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Title: Coexistence of three liquid phases in individual atmospheric aerosol particles
Individual atmospheric particles can contain mixtures of primary organic aerosol (POA), secondary organic aerosol (SOA), and secondary inorganic aerosol (SIA). To predict the role of such complex multicomponent particles in air quality and climate, information on the number and types of phases present in the particles is needed. However, the phase behavior of such particles has not been studied in the laboratory, and as a result, remains poorly constrained. Here, we show that POA+SOA+SIA particles can contain three distinct liquid phases: a low-polarity organic-rich phase, a higher-polarity organic-rich phase, and an aqueous inorganic-rich phase. Based on our results, when the elemental oxygen-to-carbon (O:C) ratio of the SOA is less than 0.8, three liquid phases can coexist within the same particle over a wide relative humidity range. In contrast, when the O:C ratio of the SOA is greater than 0.8, three phases will not form. We also demonstrate, using thermodynamic and kinetic modeling, that the presence of three liquid phases in such particles impacts their equilibration timescale with the surrounding gas phase. Three phases will likely also impact their ability to act as nuclei for liquid cloud droplets, the reactivity of these particles, and the mechanism of SOA formation and growth in the atmosphere. These observations provide fundamental information necessary for improved predictions of air quality and aerosol indirect effects on climate.  more » « less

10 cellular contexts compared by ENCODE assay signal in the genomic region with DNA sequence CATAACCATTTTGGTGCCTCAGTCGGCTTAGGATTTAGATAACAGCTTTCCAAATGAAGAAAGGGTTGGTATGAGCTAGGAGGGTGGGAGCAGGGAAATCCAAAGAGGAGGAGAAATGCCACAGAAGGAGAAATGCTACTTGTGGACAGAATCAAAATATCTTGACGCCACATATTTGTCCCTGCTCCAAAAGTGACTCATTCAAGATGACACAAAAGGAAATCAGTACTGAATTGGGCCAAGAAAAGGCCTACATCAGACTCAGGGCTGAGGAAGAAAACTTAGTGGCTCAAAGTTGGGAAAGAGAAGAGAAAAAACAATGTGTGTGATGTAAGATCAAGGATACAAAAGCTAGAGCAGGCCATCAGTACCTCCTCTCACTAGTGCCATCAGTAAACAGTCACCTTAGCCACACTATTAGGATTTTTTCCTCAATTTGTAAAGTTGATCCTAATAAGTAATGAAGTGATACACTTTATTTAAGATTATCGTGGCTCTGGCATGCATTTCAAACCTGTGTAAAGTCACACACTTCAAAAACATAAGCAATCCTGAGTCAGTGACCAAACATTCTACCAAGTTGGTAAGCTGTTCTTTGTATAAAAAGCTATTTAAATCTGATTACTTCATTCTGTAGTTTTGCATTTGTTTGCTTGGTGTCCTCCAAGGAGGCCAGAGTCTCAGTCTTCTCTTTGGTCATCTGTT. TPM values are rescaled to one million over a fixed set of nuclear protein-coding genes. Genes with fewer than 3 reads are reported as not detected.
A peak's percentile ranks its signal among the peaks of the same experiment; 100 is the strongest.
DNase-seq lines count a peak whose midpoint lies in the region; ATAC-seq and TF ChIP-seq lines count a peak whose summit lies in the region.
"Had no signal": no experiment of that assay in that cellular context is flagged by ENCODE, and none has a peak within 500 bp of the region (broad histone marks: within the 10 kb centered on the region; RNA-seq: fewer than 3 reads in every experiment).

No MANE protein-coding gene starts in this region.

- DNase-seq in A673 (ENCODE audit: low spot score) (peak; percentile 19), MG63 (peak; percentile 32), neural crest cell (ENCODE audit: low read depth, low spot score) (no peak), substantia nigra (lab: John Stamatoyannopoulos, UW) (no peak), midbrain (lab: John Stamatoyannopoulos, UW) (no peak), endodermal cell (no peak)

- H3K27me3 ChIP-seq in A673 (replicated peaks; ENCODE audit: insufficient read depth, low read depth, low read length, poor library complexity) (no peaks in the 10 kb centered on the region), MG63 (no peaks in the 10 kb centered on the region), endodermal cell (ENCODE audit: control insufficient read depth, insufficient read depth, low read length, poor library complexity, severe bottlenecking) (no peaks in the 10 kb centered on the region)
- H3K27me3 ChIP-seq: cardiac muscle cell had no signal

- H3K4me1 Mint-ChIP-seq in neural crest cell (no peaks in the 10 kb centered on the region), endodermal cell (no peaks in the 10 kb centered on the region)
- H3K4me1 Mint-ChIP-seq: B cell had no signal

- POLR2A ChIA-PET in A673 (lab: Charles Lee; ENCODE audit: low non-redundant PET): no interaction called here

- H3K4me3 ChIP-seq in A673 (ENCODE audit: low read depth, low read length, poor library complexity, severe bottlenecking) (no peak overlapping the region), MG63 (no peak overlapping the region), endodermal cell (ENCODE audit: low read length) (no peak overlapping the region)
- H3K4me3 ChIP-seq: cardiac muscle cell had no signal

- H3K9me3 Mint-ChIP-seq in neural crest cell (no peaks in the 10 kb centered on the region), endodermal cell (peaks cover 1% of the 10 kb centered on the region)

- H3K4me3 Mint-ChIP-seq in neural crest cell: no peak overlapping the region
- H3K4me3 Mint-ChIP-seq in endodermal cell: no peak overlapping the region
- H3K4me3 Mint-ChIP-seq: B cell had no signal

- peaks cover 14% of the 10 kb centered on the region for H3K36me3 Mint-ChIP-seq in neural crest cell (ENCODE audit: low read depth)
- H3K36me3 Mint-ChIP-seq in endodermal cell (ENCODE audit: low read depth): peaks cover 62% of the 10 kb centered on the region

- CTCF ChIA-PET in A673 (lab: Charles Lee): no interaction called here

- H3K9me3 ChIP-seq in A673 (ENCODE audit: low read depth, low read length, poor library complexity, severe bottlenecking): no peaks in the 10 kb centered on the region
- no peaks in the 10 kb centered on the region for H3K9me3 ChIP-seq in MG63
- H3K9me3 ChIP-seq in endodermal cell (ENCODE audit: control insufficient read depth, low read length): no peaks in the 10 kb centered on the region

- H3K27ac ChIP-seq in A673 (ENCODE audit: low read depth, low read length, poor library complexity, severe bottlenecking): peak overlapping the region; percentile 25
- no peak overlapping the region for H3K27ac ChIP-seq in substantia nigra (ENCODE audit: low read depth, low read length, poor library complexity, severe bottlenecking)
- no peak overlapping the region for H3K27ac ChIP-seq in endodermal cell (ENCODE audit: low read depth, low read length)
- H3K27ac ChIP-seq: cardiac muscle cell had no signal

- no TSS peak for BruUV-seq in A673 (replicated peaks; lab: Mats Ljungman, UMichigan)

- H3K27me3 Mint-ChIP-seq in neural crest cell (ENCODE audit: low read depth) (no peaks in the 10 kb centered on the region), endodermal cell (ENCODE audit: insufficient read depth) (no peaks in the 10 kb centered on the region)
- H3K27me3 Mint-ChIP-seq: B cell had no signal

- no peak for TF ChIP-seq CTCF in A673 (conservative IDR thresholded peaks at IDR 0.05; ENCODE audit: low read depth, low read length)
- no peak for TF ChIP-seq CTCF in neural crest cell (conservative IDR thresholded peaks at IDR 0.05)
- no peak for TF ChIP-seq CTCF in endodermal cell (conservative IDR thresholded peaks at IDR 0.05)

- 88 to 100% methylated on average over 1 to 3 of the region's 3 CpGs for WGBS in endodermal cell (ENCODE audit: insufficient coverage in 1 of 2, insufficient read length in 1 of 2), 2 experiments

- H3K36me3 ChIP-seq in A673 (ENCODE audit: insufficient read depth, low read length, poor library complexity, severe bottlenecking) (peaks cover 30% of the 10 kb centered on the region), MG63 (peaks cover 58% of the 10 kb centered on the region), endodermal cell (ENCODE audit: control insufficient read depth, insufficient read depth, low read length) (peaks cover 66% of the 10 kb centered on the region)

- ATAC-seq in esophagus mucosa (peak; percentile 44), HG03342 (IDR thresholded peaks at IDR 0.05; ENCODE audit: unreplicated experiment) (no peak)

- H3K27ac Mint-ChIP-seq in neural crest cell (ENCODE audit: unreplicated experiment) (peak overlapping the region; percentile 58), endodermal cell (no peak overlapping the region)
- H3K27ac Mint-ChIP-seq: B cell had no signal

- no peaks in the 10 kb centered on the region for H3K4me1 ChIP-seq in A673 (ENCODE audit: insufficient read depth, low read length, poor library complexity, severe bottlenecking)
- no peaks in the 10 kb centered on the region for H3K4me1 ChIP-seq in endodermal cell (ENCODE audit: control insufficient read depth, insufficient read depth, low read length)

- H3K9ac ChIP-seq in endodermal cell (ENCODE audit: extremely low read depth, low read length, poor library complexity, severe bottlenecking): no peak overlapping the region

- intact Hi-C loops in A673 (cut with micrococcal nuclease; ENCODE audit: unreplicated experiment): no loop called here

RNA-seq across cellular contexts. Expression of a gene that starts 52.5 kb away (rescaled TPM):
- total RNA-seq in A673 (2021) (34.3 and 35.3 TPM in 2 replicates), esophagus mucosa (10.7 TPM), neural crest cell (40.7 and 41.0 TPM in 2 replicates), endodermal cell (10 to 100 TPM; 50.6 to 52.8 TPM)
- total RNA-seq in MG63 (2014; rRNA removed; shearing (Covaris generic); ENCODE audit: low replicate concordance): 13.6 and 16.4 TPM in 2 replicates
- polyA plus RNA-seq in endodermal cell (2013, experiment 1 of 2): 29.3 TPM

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Proceedings of the National Academy of Sciences
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National Science Foundation
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